- The Dead Walk. - Being a moving mass of dead flesh your activities and range are initially limited as an undead. A skill zombie players should get early is Lurching Gait, which reduces your movement cost to equal your prey, allowing you more AP to spend getting XP. (Even if you don't want to be a zombie, earning enough XP for this skill makes getting to Revive Points easier.)
- The Dead Talk?! - Initially your vocabulary is very limited but some skills allow you to summon other zombies, give simple directions or even form complex sounds to communicate. Keep your rotted ears out for groans from feeding frenzies too. Some easy XP gains may be nearby.
- The Dead Stalk!! - Even more useful is when zombies can track survivors based on a whole tree of Scent skills that get more useful as you get more of them. This is one huge way mid to high-level zombies are able to find survivors, even inside safehouses. Any scan, shot, hack or stick done to them by overzealous survivors can wind up costing them their lives.
Attacking survivors (or even other zombies) as a zombie can earn you XP very quickly. If you're a fresh zombie you should buy the Vigor Mortis skill. Characters that begin as zombies have it starting out. Biting a survivor earns you 4 XP. Biting can also spread infection or even increase HP with more skills. Injuring survivors with your claws will typically earn you 2 XP and has a higher hit percentage. Biting a fellow zombie earns you 2 XP, and clawing them earns you 1 XP. As with survivors, killing either a survivor or a zombie will earn you 10 XP. Damaging barricades, machinery and devices will earn a meager 1 XP. To grow stronger, you want to attack and kill as many survivors as possible. Attacking fellow zombies may serve as a substitute when you can't find fresh meat, but it's less than ideal.
The main obstacles to finding living prey as a zombie are barricades, doors and running out of AP. You should only attack barricades with Claws, as Bites have no effect. Damaging a barricade will only occur less than half of the time; when you do score a hit (ineffective hits do nothing or make them "creak") it earns you 1 XP and weakens the barricade. Once all the barricades are gone, you still cannot enter the building if it has a door, unless you purchase the Memories of Life skill. Most buildings have doors, however Churches, Cathedrals, and Junkyards do not.
BARHAH! Mah Brazzahz!
Joining a zombie group will let you meet up with other, stronger zombies who will happily remove barricades and open doors for you. High level zombies can even use their advanced skills to drag survivors outside so you can feed on them or score kills for easier XP. Some of the strongest and most interesting meta-gaming can be had by interacting with groups in and out of game. Tales of grand sieges, Mall Tours and great feats past, present and future are addressed at length on the UDWiki or outside forums. The largest groups of either survivors or zombies are listed in the stats link on the UD homepage.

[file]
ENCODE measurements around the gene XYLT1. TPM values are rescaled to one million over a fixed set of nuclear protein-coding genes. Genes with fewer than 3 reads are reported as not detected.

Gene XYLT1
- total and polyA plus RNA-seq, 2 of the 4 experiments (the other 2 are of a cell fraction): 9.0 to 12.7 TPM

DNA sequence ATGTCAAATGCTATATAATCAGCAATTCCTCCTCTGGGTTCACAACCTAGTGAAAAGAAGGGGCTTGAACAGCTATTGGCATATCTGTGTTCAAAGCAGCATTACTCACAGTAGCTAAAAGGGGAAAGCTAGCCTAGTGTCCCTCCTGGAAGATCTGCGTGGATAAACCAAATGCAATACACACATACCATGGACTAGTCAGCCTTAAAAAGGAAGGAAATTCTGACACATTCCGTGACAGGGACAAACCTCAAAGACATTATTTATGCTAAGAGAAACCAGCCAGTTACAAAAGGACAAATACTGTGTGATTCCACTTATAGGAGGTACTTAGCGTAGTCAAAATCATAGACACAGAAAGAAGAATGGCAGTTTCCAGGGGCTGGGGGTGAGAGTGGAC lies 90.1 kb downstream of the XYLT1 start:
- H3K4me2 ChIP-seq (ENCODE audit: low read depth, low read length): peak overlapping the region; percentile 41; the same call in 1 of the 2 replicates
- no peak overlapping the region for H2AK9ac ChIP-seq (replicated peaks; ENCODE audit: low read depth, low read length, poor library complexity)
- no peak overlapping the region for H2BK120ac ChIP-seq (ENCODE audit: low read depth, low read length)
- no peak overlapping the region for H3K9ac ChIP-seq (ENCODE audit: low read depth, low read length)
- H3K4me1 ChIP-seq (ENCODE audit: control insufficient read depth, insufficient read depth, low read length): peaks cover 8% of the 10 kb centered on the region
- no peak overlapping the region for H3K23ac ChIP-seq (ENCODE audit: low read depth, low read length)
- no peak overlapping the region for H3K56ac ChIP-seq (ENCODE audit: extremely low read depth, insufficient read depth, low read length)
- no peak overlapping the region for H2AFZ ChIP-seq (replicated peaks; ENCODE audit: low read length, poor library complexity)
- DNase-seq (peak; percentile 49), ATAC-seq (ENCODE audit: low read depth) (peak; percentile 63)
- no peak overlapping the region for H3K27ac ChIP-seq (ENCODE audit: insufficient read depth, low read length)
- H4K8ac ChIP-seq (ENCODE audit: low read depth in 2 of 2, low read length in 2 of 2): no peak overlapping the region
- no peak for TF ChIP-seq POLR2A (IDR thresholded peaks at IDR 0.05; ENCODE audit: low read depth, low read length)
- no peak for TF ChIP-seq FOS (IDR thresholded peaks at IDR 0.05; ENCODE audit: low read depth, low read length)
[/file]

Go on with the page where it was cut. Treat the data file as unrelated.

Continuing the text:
I want to live again!
That's not a huge problem. Most mid to high-level survivor players can bring zombies back to life (called "revivification" or "revive" in game). Most cemeteries (or other places marked as "revive points") are watched by survivor players waiting to aid the undead back to being a breather. Move to one of these places and then just wait. And wait. And wait some more. You might have to wait a whole day - but during that time, you will replenish AP. If you are killed again before being revived, just stand back up (albeit at a cost of 6/10/15 AP). After a day or two, if either you or any other nearby zombies haven't been revived, move to a different revive point that is hopefully monitored better. Plan on being DNA Scanned in active suburbs, because survivors are suspicious of reviving zombie spies or PKers. If scanned, your character's info page will show what skills you have, so refrain from certain skills that greatly inhibit your ability for revivification.
Eventually, somebody will inject you with a NecroTech syringe, and you will slump to the ground. When you spend 10 AP to stand up again, you will be alive. You will only have 25 HP and will be outside, and might still have an infection, so you'll probably want to look for a hospital or other survivor safehouse, where you'll be welcomed back to the land of the living (hopefully).
Right now, your primary objective as a new player is to earn as much XP as possible. But eventually, you will have purchased all the skills you need and by then, you'll develop a "raison d'être" (reason for existing) for your character.
Most choose to either support the survivors in securing the city, or to join the zombies in an effort to ruin it. Some will fight for whichever side they find themselves on at the time, and others find even less mainstream ways of enjoying the game. It is generally recommended that, if you have multiple characters, they have different goals and "modus operandi", to keep things entertaining.
The Urban Dead wiki is a fantastic resource for all kinds of players who wish to immerse themselves in Malton's long history and lore. You will find more than just maps, especially if you start to read into the huge amount of entries made by survivor and zombie groups. Some buildings, groups and events have detailed histories that have been imagined for them. Vast campaigns of carnage have been waged across Malton over the years, much of it is still documented in the pages of the UD Wiki in either group or building pages. You may even wind up contributing to it yourself, if you so desire.
For more information
- A Zombie Guide - A general purpose guide to zombie (un)life, both mechanics and tactics.
- Guides - Guides for all characters, focusing more on advanced tactics than mechanics.
- Glossary - A glossary of all features of Urban Dead and descriptions of their mechanics.
- Frequently Asked Questions - Kevan's guide to the game.
|Gameplay • Character Classes • Skills • Items • Locations|
Suburbs • Revive Point • Mobile Phone Mast • Radio Frequencies
Building Types • Frequently Asked Questions • Known Bugs